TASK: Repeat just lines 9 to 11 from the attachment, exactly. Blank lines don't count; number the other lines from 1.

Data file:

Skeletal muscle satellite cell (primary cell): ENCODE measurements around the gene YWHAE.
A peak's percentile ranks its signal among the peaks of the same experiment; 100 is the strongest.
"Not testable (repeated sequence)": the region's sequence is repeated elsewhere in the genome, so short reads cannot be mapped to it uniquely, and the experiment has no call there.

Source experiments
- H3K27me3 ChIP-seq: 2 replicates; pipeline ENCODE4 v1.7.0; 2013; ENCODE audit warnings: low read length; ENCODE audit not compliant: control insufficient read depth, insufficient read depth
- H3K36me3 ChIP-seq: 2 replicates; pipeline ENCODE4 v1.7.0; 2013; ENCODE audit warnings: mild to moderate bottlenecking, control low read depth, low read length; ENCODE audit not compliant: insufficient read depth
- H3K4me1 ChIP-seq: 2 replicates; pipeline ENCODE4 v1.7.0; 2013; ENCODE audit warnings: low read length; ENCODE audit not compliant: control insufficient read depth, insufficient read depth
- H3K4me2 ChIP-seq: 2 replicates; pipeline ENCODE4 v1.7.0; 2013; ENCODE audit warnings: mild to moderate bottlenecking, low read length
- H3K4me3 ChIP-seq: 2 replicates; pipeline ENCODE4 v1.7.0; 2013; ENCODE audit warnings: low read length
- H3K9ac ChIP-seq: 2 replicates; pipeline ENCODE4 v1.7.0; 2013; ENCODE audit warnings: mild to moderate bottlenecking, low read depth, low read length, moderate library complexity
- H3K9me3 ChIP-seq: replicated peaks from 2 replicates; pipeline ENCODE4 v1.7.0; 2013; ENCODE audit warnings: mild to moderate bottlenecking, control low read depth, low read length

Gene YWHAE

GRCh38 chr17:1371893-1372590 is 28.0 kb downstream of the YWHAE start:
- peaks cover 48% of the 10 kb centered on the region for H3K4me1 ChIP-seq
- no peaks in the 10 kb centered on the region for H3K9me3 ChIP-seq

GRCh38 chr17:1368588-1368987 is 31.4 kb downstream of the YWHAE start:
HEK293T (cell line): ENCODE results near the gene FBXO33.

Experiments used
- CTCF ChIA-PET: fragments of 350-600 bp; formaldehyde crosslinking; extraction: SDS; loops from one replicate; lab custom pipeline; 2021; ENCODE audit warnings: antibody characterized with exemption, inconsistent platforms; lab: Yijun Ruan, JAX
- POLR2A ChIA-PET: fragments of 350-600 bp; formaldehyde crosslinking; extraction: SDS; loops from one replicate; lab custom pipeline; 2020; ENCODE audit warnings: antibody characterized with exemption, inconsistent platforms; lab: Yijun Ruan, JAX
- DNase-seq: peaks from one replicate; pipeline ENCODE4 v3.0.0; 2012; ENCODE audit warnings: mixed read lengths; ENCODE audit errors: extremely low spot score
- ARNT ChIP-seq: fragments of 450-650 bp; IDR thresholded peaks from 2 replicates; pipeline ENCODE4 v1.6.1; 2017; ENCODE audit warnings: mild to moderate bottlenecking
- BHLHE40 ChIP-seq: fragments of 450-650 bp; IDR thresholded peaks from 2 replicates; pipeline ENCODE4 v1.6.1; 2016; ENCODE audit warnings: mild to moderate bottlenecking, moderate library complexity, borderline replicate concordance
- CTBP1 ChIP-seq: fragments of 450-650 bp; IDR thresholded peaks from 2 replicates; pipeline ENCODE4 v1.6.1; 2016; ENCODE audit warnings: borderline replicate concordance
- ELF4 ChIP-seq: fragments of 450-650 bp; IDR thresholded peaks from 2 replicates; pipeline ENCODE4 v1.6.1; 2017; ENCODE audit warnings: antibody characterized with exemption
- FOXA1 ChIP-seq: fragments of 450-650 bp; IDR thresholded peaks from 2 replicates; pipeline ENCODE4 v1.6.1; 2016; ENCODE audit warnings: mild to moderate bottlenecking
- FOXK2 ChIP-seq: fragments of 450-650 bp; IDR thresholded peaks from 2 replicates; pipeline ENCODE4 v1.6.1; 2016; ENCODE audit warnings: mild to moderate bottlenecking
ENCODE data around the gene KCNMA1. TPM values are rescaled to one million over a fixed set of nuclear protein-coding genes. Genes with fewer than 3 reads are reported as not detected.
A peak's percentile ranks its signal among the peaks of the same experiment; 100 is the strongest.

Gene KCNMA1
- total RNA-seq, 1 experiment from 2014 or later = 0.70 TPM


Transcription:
- H3K4me3 ChIP-seq: 2 replicates; pipeline ENCODE4 v1.7.0; 2013; ENCODE audit warnings: low read length
- H3K9ac ChIP-seq: 2 replicates; pipeline ENCODE4 v1.7.0; 2013; ENCODE audit warnings: mild to moderate bottlenecking, low read depth, low read length, moderate library complexity
- H3K9me3 ChIP-seq: replicated peaks from 2 replicates; pipeline ENCODE4 v1.7.0; 2013; ENCODE audit warnings: mild to moderate bottlenecking, control low read depth, low read length